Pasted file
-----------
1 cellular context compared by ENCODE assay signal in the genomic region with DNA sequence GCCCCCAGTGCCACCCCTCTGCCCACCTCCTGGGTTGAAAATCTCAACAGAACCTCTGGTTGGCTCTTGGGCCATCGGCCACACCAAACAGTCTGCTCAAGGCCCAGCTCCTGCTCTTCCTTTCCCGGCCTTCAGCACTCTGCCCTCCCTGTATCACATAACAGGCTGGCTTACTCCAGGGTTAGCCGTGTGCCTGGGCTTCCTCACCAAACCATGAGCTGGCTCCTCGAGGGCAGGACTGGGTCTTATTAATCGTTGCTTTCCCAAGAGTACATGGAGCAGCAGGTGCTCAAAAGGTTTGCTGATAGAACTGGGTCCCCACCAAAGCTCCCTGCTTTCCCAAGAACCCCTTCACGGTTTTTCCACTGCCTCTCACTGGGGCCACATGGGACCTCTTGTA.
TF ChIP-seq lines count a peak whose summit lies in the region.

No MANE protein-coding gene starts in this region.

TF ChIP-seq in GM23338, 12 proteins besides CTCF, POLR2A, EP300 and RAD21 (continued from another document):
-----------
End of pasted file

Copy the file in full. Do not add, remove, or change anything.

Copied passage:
1 cellular context compared by ENCODE assay signal in the genomic region with DNA sequence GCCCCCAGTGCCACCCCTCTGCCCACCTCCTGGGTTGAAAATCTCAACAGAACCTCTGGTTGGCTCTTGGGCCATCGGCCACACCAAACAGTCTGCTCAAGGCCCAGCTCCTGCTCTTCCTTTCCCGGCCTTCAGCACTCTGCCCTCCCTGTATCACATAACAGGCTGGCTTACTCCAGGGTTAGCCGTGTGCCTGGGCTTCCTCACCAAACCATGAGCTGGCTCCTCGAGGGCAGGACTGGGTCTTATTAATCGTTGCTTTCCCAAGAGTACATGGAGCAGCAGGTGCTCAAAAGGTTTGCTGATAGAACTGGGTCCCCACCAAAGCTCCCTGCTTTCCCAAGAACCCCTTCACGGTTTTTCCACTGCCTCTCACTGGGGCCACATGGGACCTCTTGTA.
TF ChIP-seq lines count a peak whose summit lies in the region.

No MANE protein-coding gene starts in this region.

TF ChIP-seq in GM23338, 12 proteins besides CTCF, POLR2A, EP300 and RAD21 (continued from another document):